Domain Name System (DNS)
I’ve had to see this term every time I deploy a website, but truth be told that I don’t know what this does. I finally get to understand how this works under the hood.
The DNS is
- a distributed database implemented in a hierarchy of DNS servers, and
- an application-layer protocol that allows hosts to query the distributed database.
ahh, so like when you do
ping google.com PING google.com (22.214.171.124): 56 data bytes
google.com is the Hostname, you do a lookup in the DNS, and get the IP address
Below are the exact steps:
- The browser extracts the hostname, www.someschool.edu, from the URL and passes the hostname to the client side of the DNS application.
- The DNS client sends a query containing the hostname to a DNS server.
- The DNS client eventually receives a reply, which includes the IP address for the hostname.
- Once the browser receives the IP address from DNS, it can initiate a TCP connection to the HTTP server process located at port 80 at that IP address.
And then you use something like nginx.
DNS is Decentralized
There are several advantages to a decentralized design:
- If a DNS server crashes, the entire internet doesn’t crash
- A single DNS server does not have to handle all DNS queries
- Multiple servers close to querying clients all across the globe
- Easier Maintenance
- Root DNS Servers provide the IP addresses of the TLD servers.
- Top-level domain (TLD) servers. For each of the top-level domains (
.net, etc.) there is TLD server (or server cluster). For example, Verisign maintains the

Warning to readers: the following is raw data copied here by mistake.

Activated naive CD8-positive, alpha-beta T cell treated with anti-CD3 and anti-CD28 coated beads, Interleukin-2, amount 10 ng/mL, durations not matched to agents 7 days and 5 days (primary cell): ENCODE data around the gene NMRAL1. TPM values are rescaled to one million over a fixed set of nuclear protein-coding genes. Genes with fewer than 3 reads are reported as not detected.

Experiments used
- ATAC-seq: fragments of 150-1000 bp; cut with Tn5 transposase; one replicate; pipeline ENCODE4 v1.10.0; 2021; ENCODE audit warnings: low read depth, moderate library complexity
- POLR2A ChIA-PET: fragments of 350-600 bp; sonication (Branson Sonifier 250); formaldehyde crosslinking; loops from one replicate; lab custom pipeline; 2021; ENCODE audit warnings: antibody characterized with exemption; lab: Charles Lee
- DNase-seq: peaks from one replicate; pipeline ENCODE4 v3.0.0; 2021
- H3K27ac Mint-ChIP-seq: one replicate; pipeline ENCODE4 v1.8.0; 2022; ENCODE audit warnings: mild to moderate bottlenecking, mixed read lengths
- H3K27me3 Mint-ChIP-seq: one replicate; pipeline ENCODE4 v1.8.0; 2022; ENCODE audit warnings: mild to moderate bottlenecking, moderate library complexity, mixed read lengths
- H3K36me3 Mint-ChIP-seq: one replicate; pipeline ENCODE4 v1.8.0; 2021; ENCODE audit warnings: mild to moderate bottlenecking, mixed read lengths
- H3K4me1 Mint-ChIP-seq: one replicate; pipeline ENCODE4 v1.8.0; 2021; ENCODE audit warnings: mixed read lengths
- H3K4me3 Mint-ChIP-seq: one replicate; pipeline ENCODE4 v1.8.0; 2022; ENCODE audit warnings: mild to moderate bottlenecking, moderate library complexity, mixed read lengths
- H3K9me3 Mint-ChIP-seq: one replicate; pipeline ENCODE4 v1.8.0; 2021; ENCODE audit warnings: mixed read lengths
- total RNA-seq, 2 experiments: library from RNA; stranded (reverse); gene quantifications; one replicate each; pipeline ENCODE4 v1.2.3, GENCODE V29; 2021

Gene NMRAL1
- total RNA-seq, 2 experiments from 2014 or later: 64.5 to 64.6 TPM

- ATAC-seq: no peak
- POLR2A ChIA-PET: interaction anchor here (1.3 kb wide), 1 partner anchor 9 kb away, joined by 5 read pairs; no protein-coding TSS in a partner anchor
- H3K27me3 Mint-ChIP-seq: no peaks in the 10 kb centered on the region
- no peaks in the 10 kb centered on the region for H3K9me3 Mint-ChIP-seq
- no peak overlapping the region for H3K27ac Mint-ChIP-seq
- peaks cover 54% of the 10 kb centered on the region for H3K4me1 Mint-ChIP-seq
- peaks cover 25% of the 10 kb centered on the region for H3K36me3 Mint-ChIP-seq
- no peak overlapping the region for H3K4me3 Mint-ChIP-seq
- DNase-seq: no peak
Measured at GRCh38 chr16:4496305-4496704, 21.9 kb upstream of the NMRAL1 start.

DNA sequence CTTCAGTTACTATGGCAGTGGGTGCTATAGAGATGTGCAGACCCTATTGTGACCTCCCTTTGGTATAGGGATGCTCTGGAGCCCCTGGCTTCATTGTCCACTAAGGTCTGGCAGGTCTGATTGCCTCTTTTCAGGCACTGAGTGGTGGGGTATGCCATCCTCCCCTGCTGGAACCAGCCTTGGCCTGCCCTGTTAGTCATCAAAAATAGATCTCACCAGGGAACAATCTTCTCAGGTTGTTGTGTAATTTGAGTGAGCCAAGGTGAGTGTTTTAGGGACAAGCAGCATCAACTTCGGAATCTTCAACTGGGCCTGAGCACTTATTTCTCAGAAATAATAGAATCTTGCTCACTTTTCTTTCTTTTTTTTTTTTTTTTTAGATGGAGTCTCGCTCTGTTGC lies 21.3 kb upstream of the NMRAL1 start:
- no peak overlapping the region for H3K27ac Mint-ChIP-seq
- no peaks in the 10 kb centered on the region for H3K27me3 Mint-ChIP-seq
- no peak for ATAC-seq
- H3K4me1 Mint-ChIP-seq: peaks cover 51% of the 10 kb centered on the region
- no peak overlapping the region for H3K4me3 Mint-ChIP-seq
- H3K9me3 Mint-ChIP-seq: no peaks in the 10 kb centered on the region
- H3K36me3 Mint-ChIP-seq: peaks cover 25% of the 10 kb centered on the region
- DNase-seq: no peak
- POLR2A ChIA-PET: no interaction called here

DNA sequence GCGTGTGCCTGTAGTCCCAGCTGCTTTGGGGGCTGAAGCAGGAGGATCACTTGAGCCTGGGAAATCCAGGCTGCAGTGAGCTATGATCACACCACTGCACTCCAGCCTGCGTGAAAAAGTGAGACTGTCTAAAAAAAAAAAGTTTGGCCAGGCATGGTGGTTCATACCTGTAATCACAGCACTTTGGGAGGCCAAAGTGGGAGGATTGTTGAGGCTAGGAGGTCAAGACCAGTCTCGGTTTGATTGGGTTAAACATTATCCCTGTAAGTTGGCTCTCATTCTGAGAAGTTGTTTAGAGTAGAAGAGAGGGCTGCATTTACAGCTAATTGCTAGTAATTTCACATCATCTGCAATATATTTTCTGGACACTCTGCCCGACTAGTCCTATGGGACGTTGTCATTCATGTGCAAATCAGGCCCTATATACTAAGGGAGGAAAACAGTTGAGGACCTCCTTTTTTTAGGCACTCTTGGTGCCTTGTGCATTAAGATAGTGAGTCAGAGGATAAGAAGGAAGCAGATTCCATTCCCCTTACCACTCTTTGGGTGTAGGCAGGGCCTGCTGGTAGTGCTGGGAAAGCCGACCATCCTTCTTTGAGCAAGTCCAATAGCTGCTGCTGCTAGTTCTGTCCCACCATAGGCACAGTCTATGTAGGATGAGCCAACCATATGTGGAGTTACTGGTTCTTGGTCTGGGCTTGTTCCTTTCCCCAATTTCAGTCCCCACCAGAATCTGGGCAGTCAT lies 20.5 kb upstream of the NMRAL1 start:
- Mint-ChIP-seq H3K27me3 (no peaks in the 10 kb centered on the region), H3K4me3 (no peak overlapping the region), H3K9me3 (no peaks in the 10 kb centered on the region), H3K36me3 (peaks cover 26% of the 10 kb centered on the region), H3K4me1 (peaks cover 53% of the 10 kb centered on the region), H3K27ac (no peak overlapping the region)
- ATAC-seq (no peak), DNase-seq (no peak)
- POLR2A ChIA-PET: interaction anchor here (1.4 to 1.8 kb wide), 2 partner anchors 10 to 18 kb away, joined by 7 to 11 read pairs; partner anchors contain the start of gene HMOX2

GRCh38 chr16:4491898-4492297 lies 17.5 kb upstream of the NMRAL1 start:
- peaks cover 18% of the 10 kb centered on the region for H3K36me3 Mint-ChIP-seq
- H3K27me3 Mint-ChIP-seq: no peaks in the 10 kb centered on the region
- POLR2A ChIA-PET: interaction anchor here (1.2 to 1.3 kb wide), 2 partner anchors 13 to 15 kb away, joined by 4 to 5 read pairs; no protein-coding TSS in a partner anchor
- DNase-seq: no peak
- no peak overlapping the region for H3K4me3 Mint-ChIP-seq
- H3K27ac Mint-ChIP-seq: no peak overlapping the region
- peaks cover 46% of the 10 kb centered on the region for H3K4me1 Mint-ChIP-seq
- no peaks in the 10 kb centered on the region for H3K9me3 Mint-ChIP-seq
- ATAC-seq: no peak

- Authoritative DNS servers. (ex:
If i am in Canada vs if I am in Europe and i enter
google.com, does that resolve to the same ip address?
No. This is thanks to a practice called Geolocation Routing.
Who pays for the DNS servers?
We just learned that DNS follows a hierarchy, so it depends:
- For root servers, it’s like volunteers.
- For TLD servers: this registrar (ex: GoDaddy) pays a fee to a domain name registry (ex: Verisign which maintains
.comdomain) which maintains TLD servers.
- For Authoritative servers: Domain registrars (ex: GoDaddy) maintain these. Remember that DNS is a mapping from a Hostname to an IP Address. You buy Hostname from domain providers like GoDaddy, and that is why you can configure the DNS there! It all makes sense now.
DNS Records and Messages
Type=A, then Name is a hostname and Value is the IP address for the host- name. Thus, a Type A record provides the standard hostname-to-IP address map- ping. As an example, (relay1.bar.foo.com, 126.96.36.199, A) is a Type A record.
- If Type=NS, then Name is a domain (such as foo.com) and Value is the host- name of an authoritative DNS server that knows how to obtain the IP addresses for hosts in the domain. This record is used to route DNS queries further along in the query chain. As an example, (foo.com, dns.foo.com, NS) is a Type NS record.
- If Type=CNAME, then Value is a canonical hostname for the alias hostname Name. This record can provide querying hosts the canonical name for a host- name. As an example, (foo.com, relay1.bar.foo.com, CNAME) is a CNAME record.
- If Type=MX, then Value is the canonical name of a mail server that has an alias hostname Name. As an example, (foo.com, mail.bar.foo.com, MX) is an MX record. MX records allow the hostnames of mail servers to have simple aliases. Note that by using the MX record, a company can have the same aliased name for its mail server and for one of its other servers (such as its Web server). To obtain the canonical name for the mail server, a DNS client would query for an MX record; to obtain the canonical name for the other server, the DNS client
would query for the CNAME record.